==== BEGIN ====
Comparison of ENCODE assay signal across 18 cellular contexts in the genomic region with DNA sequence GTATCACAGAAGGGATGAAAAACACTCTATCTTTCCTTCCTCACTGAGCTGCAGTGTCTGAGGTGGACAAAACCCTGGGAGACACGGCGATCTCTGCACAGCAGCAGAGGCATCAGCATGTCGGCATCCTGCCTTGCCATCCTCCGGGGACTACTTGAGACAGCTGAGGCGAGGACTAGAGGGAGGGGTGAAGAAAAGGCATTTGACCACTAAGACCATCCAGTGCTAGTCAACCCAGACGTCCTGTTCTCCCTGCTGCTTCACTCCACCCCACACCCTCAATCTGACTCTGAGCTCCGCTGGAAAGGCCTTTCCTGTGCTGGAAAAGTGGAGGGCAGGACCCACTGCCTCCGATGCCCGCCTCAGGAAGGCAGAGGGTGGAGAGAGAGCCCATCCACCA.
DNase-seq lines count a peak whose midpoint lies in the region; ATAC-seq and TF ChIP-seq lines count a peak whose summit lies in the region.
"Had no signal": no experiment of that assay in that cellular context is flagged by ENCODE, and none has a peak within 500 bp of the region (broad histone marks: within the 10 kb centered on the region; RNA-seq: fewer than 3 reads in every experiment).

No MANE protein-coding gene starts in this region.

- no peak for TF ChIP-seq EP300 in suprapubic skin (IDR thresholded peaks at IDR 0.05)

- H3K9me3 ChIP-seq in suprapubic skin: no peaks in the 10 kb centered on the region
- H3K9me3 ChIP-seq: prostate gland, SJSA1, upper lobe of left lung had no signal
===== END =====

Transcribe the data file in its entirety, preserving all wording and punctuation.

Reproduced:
Comparison of ENCODE assay signal across 18 cellular contexts in the genomic region with DNA sequence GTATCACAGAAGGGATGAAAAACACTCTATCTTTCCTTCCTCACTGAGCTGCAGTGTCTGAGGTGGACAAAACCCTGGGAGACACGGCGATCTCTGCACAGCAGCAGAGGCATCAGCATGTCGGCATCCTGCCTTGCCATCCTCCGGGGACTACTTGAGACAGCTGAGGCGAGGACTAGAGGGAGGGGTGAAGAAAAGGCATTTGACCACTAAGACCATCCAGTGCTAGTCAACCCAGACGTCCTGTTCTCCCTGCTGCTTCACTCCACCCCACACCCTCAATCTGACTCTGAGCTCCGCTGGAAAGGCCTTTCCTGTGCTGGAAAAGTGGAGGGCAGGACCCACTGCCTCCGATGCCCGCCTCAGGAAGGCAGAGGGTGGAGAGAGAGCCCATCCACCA.
DNase-seq lines count a peak whose midpoint lies in the region; ATAC-seq and TF ChIP-seq lines count a peak whose summit lies in the region.
"Had no signal": no experiment of that assay in that cellular context is flagged by ENCODE, and none has a peak within 500 bp of the region (broad histone marks: within the 10 kb centered on the region; RNA-seq: fewer than 3 reads in every experiment).

No MANE protein-coding gene starts in this region.

- no peak for TF ChIP-seq EP300 in suprapubic skin (IDR thresholded peaks at IDR 0.05)

- H3K9me3 ChIP-seq in suprapubic skin: no peaks in the 10 kb centered on the region
- H3K9me3 ChIP-seq: prostate gland, SJSA1, upper lobe of left lung had no signal